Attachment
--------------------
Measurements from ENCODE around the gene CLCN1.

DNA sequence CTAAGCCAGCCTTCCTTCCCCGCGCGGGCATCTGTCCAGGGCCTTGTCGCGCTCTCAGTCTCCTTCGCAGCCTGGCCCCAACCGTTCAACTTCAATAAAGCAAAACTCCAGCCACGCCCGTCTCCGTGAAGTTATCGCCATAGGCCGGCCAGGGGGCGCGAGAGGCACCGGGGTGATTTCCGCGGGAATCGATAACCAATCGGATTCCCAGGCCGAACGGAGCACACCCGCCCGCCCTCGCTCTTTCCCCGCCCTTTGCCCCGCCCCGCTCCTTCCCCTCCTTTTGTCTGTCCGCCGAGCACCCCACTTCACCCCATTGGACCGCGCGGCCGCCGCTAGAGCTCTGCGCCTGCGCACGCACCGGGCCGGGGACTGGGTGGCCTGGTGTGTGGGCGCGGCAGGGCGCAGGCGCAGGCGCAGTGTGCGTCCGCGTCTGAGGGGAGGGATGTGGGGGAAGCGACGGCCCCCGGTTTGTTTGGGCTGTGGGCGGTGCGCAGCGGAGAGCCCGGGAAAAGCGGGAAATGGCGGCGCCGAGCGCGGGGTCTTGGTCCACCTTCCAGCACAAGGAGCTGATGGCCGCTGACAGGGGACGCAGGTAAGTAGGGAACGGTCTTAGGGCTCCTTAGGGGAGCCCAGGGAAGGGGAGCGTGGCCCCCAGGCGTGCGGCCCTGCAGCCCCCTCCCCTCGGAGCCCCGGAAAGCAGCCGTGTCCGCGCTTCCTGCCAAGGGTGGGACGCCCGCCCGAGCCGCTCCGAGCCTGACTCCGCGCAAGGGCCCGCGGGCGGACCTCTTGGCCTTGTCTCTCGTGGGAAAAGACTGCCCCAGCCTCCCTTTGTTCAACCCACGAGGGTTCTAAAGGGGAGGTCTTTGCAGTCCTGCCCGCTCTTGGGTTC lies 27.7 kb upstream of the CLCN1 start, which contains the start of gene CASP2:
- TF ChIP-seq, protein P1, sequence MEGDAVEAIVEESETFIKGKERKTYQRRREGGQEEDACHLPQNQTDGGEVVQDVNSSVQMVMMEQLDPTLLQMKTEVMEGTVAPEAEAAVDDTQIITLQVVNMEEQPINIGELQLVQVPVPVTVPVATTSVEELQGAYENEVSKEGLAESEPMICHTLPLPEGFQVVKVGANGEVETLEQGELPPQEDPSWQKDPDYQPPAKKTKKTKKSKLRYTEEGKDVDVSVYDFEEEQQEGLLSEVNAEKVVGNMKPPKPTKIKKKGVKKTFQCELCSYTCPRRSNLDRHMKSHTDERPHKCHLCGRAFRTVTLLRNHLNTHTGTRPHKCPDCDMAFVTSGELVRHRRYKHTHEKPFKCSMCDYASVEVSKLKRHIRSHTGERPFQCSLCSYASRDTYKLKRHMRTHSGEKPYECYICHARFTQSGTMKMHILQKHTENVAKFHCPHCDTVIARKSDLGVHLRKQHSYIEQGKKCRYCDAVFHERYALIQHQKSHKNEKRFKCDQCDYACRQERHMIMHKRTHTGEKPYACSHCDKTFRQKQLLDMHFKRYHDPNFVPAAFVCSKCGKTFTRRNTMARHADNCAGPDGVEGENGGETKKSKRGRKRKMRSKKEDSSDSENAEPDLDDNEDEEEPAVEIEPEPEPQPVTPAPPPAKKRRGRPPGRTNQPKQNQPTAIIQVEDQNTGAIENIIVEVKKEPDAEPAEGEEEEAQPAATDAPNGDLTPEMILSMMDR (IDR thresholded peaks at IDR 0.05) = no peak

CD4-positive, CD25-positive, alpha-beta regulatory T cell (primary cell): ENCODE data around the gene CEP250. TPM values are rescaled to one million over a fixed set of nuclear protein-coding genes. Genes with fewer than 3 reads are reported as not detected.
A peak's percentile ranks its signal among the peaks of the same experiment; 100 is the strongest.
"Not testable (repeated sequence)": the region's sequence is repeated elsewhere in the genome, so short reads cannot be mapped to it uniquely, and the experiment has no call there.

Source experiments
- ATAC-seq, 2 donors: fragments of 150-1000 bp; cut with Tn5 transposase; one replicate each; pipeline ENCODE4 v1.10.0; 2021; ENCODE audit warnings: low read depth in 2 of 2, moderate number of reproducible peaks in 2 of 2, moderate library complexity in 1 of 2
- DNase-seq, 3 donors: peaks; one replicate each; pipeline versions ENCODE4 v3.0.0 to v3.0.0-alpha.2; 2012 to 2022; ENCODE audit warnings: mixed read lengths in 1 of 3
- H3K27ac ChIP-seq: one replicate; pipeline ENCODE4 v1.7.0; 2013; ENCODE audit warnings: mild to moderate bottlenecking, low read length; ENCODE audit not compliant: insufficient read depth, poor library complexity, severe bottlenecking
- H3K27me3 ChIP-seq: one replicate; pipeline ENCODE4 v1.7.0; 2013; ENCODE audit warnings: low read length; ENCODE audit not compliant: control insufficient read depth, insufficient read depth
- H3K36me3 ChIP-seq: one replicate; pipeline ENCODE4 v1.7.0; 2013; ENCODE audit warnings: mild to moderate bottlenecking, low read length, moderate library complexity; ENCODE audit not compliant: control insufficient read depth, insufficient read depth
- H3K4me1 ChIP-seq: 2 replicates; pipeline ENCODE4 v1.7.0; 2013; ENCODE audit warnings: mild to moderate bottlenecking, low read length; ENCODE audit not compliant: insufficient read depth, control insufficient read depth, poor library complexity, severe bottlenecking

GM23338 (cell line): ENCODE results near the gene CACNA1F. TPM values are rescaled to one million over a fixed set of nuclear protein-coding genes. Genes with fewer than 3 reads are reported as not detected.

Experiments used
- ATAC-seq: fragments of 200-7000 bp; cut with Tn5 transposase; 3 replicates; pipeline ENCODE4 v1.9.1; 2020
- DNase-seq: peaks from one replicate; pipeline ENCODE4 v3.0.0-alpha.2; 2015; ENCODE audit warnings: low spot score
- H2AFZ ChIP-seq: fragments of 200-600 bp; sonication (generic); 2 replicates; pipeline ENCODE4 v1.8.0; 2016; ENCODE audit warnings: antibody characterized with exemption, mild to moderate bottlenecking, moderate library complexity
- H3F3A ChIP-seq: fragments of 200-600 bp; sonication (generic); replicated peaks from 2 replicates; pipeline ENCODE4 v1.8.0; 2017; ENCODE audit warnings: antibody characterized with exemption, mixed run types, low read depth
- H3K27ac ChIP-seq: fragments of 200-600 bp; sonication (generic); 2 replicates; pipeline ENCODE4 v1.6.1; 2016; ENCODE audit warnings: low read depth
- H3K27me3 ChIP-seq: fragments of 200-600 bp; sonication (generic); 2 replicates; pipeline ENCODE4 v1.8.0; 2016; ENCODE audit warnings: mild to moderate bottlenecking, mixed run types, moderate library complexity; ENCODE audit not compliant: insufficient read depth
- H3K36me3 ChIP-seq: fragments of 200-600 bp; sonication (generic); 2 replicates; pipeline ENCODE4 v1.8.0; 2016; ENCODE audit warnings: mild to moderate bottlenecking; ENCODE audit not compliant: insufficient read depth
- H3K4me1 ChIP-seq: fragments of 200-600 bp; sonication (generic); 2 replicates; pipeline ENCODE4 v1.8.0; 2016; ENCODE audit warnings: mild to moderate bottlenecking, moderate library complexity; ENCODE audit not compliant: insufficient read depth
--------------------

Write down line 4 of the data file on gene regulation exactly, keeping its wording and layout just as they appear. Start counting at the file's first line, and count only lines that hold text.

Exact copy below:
CD4-positive, CD25-positive, alpha-beta regulatory T cell (primary cell): ENCODE data around the gene CEP250. TPM values are rescaled to one million over a fixed set of nuclear protein-coding genes. Genes with fewer than 3 reads are reported as not detected.